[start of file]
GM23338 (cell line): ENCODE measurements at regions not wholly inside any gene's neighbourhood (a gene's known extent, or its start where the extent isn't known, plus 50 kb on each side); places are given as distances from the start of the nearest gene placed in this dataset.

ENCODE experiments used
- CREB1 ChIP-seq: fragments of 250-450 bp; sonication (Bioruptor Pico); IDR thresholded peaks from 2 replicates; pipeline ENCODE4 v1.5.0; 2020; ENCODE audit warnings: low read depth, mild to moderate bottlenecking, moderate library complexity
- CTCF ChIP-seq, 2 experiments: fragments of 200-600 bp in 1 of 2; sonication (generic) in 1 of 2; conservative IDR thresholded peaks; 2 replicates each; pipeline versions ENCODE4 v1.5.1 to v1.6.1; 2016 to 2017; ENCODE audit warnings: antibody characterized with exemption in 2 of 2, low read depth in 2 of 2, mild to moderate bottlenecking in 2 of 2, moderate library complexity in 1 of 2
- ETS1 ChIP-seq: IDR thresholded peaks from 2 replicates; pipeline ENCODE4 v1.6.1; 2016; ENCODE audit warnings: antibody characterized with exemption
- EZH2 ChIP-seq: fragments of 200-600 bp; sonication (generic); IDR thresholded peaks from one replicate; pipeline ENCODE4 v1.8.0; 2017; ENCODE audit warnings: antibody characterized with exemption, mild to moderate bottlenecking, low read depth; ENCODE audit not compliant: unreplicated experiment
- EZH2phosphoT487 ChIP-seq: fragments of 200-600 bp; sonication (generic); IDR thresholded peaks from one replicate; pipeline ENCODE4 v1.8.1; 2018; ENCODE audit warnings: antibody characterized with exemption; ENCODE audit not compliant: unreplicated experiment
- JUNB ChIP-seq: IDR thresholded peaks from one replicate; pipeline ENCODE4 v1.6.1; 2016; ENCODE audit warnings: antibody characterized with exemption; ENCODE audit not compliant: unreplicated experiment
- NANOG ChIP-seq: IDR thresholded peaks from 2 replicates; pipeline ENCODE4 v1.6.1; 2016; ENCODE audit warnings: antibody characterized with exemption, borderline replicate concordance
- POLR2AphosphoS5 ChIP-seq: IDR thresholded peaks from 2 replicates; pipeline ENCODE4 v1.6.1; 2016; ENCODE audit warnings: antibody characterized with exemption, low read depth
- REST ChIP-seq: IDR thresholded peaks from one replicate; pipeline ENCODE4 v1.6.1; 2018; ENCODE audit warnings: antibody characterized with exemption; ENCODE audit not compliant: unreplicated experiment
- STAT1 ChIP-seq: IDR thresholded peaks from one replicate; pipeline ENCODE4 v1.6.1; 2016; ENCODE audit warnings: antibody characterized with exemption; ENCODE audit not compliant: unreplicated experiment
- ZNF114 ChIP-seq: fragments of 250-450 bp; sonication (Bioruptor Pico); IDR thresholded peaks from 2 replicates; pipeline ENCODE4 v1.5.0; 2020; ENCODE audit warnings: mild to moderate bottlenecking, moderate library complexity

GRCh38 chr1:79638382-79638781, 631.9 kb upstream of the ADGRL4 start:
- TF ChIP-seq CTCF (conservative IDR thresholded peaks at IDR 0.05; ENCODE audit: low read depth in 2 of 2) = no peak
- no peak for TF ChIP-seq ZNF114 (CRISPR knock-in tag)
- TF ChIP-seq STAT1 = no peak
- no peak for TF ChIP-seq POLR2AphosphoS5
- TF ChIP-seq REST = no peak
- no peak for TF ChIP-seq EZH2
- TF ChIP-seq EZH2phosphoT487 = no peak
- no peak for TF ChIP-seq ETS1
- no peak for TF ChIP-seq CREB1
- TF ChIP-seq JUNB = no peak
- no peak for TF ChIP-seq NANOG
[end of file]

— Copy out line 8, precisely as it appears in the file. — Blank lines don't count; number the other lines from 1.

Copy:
- JUNB ChIP-seq: IDR thresholded peaks from one replicate; pipeline ENCODE4 v1.6.1; 2016; ENCODE audit warnings: antibody characterized with exemption; ENCODE audit not compliant: unreplicated experiment